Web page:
How Does Cremation Work? A Step-by-Step Guide to the Cremation Process

Monday, July 6, 2020

Cremation is a widely popular last rite used in all parts of the world following someone's passing. For some, the idea their ashes will still be in the world is comforting. Some go to great lengths to ensure their ashes are commemorated properly. 

If one of your loved ones plans to be cremated, you might want to know more about the process. So, how does creation work? This article will provide a step-by-step guide to the cremation process

Cremation Procedure 

Cremation is often decided by a prior arrangement by the deceased. The first step for knowing if someone is to be cremated or buried is to check if they had a will. While this is not legally binding in every state, it is a way to make sure you are honoring the wishes of your loved one. 

If the deceased did not have a Will, the decision is now up to the family.

The deceased must be properly identified before any steps are taken. Crematories or funeral homes should request permission for cremation and make sure the body is identified. Depending on your location, you may need to wait a short amount of time while the cremation is legally approved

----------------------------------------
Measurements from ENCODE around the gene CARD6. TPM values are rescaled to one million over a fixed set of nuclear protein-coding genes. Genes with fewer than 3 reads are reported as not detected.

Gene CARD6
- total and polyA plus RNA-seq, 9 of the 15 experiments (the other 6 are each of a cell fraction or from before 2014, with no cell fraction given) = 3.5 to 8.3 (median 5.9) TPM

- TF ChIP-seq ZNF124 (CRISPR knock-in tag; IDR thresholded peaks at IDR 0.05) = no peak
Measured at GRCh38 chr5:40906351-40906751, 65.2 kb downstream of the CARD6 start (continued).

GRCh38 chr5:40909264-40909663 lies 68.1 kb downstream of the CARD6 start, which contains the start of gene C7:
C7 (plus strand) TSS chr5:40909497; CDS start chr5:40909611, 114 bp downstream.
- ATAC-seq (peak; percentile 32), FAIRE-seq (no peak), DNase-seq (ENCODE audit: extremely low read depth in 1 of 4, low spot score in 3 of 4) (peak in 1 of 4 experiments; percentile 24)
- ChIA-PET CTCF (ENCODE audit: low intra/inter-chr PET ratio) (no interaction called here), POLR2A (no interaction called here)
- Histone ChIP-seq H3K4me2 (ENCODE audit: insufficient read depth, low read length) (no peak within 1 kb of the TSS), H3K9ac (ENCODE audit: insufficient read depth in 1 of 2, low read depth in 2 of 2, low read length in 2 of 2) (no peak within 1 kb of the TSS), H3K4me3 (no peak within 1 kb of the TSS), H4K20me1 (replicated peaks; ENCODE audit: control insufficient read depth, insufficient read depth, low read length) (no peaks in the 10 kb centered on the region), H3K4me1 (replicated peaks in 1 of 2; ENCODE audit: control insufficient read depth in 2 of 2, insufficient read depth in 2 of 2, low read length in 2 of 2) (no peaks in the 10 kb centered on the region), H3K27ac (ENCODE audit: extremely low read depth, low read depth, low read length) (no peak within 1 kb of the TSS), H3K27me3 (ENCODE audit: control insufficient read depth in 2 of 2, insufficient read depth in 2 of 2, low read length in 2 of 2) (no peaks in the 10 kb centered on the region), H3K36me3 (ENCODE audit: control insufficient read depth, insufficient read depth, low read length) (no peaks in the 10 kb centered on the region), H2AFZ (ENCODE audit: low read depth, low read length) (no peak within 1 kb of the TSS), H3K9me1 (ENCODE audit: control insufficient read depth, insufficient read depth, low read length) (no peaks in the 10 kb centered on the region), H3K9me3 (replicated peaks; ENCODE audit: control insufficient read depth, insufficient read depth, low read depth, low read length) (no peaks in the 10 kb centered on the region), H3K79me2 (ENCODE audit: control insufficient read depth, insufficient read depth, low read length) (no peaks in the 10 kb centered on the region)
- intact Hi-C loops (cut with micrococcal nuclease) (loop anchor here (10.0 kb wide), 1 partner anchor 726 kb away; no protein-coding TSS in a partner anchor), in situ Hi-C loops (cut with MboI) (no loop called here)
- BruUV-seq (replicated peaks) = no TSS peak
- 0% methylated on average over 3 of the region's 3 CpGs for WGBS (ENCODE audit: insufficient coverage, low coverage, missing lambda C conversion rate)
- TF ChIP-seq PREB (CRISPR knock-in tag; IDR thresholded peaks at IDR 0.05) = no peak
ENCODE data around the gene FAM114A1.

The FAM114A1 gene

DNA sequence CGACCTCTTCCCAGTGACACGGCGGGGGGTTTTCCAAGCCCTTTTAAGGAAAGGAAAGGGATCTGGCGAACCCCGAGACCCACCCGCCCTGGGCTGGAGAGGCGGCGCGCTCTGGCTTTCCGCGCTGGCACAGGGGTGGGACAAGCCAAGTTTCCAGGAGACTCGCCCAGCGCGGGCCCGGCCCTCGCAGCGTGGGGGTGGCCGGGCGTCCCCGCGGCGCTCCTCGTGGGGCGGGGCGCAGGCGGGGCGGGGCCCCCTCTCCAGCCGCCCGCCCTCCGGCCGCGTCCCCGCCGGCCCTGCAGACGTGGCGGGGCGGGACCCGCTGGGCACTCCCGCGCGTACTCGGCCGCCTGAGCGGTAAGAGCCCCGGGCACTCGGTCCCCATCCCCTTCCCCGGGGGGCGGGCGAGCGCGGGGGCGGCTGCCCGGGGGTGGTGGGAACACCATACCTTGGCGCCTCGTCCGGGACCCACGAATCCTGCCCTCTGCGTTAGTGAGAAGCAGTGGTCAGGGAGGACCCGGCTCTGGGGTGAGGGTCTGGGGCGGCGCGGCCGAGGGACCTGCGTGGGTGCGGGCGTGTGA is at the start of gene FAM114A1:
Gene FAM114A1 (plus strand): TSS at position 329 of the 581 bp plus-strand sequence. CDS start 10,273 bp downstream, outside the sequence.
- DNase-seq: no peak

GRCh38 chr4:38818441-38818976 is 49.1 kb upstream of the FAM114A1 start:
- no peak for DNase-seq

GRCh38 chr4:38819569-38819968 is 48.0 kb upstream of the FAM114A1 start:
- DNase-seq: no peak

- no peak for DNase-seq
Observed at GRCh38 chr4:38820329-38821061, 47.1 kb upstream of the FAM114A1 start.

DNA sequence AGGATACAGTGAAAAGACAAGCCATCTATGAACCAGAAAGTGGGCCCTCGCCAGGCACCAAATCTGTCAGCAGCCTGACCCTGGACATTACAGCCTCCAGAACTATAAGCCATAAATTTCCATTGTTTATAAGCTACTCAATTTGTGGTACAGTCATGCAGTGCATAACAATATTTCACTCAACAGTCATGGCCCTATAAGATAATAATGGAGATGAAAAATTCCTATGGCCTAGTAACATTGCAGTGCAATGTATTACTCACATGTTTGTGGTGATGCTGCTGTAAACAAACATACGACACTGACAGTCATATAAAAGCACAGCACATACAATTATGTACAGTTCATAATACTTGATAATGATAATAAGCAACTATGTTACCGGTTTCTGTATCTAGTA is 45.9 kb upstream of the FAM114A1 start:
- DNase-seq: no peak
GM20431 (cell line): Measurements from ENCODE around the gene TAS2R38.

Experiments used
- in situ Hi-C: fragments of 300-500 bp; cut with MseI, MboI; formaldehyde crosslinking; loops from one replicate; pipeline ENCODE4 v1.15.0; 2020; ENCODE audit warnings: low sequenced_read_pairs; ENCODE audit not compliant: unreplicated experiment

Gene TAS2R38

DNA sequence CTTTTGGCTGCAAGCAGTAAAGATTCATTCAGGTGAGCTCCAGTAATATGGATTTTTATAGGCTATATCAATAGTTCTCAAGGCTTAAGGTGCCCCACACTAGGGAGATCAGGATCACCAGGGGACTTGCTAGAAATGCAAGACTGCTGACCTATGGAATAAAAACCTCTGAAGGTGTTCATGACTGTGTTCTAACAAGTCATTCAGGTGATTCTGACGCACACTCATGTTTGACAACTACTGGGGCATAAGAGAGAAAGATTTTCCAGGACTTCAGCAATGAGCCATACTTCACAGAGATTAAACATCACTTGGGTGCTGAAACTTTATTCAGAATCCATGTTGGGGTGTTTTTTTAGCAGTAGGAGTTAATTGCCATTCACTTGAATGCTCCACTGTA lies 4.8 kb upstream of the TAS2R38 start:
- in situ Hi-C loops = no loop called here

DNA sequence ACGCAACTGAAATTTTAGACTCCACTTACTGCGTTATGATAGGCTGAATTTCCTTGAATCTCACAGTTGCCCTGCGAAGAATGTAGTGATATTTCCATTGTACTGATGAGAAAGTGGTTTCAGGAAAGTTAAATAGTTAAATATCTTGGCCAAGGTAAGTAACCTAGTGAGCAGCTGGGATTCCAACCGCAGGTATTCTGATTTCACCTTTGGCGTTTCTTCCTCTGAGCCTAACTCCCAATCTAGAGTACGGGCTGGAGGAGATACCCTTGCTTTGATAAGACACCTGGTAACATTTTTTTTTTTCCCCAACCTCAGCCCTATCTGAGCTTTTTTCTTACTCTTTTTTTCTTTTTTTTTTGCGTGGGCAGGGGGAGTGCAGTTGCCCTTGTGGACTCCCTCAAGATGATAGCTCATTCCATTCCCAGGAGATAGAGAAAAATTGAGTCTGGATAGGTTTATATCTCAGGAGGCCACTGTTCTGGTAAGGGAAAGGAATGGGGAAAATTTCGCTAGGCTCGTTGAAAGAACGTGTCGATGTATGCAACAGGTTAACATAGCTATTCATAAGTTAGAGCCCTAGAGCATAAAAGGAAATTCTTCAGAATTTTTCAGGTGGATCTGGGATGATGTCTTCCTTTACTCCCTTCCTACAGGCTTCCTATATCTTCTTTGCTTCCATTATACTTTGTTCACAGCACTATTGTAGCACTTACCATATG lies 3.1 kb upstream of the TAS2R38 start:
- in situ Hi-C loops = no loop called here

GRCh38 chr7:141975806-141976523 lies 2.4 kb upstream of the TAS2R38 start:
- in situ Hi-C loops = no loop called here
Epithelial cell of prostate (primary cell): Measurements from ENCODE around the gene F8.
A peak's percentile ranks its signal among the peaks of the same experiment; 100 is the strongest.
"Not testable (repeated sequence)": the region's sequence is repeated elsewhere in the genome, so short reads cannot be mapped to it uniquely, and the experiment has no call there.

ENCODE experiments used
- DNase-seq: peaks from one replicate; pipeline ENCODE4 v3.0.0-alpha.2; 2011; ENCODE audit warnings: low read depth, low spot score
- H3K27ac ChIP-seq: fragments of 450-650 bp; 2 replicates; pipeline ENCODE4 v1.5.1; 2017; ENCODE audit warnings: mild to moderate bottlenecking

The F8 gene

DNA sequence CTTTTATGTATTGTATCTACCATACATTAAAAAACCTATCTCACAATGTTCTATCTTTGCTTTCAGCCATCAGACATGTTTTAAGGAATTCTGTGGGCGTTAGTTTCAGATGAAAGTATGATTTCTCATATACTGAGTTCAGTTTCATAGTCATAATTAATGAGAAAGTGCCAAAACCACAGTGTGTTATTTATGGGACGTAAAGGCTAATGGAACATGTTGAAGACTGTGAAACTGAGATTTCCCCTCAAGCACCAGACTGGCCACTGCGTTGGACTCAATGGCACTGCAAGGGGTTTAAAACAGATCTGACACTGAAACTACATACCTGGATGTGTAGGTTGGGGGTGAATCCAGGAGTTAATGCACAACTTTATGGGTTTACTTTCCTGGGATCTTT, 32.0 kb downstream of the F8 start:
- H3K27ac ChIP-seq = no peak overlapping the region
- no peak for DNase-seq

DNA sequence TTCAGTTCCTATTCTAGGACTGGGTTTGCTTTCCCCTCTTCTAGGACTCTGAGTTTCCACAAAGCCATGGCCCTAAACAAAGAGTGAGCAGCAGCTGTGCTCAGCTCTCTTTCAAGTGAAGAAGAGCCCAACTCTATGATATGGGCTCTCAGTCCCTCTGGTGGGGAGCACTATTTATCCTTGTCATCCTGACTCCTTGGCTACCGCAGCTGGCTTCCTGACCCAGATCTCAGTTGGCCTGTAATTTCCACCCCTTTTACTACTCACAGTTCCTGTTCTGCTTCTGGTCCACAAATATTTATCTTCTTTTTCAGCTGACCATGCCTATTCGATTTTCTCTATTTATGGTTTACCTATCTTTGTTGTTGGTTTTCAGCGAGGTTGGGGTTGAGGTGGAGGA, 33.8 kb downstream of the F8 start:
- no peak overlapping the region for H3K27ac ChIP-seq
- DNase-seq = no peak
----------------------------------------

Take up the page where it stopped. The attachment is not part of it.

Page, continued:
After permission is granted to move on with the cremation, the body is typically washed and dressed. Any medical devices like pacemakers are removed before the cremation as they have the potential to explode in the chamber. Once they are identified and ready, their body is placed in a simple wooden or cardboard casket. 

The body is then moved to the cremation chamber, also known as a retort. Some funeral homes allow family members to be present for this step and watch the process.  

How Does Cremation Work? 

Once the body is placed in the retort, the doors are closed and the chamber is heated by a column of flames to a temperature between 1,400-1,800 degrees Fahrenheit. The extreme temperature work to dry the body and calcify the bones. 

Once the heat is ready to be shut off, the remains must cool down in the retort before they are removed. A technician will remove the remains from the retort. Any medical implants are removed. At this stage, the remains do not yet look like "ashes". 

The remains from the retort are brought to a device called a cremulator which breaks down larger fragments into a fine ash. The ashes are then transferred to an urn for the family to take home or placed in a columbarium. 

This process from start to finish takes a few hours. The time varies depending on multiple factors such as height and weight as well as the type of casket used. 


Part of arranging a cremation also includes the cost. The cost for cremation, as of 2019, averaged about $360. This does not include other fees such as processing, witness fees, and delivery fees, should you need it. 

Understanding Your Options 

We hope we've answered your question about how does cremation work. Understanding the process helps make the topic seem to approach to talk to with family members or simply less daunting.

If you have any other questions about cremation or funeral arrangements, please contact us here

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